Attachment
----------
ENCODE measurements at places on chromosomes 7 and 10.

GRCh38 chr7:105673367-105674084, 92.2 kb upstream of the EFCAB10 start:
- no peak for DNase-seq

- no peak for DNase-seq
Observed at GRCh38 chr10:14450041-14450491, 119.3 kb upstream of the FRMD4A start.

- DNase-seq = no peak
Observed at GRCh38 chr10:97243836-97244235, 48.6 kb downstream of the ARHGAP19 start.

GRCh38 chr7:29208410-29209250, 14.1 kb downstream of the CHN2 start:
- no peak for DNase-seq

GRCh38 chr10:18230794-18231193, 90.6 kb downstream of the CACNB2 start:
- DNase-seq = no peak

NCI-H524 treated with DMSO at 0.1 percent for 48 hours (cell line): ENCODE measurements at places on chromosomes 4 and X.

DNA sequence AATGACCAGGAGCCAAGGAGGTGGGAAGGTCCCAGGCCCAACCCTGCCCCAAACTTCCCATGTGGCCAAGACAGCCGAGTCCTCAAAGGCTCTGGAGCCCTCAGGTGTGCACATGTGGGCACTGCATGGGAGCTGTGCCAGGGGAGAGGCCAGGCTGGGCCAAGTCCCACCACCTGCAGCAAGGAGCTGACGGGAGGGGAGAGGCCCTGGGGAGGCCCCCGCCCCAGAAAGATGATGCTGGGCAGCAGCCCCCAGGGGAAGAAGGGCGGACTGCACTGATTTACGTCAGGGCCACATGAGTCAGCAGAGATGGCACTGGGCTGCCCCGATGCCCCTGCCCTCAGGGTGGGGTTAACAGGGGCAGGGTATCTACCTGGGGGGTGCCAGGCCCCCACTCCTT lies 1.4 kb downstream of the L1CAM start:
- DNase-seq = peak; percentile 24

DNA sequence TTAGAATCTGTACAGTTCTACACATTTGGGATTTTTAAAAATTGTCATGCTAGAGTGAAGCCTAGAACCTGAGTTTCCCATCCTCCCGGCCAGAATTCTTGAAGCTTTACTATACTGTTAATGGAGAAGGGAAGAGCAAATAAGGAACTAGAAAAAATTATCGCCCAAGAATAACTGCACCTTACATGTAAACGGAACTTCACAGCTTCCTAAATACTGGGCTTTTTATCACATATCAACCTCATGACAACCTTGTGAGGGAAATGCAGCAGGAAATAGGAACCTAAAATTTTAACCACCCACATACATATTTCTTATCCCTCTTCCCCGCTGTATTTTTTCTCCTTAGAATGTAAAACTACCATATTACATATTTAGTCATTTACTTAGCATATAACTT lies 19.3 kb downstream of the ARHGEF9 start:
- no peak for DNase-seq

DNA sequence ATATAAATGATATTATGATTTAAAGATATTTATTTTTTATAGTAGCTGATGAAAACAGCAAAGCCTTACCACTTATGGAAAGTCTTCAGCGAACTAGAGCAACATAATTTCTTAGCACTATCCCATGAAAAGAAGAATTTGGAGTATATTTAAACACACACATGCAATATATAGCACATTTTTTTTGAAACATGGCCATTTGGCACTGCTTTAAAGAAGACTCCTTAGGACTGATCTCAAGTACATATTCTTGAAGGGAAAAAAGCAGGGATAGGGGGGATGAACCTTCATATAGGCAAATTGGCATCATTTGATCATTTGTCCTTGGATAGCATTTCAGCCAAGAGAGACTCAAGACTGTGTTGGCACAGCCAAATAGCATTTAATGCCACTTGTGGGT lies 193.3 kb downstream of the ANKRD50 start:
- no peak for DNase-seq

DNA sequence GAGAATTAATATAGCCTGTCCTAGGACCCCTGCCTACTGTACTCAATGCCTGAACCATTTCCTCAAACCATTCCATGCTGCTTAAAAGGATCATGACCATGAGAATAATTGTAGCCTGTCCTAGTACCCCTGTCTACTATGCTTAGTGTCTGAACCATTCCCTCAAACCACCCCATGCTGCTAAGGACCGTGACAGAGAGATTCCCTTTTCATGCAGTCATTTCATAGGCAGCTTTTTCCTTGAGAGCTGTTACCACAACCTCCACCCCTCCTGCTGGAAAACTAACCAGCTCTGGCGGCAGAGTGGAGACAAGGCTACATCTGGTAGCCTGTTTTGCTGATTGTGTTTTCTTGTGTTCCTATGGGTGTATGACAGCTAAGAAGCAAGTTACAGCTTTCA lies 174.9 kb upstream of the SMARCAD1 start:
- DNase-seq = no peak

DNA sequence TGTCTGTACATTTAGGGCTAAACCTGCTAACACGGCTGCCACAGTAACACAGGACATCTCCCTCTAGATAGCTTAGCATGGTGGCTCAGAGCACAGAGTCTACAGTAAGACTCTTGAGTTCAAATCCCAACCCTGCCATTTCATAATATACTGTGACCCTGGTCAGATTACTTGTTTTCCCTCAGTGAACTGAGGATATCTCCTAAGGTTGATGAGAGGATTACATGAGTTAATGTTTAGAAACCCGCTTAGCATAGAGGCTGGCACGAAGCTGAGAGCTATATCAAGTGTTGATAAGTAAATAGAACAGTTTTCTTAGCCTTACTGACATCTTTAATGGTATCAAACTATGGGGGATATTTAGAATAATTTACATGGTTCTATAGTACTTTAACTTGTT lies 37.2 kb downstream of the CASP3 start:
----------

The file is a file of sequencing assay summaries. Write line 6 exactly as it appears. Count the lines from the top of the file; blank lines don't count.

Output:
- DNase-seq = no peak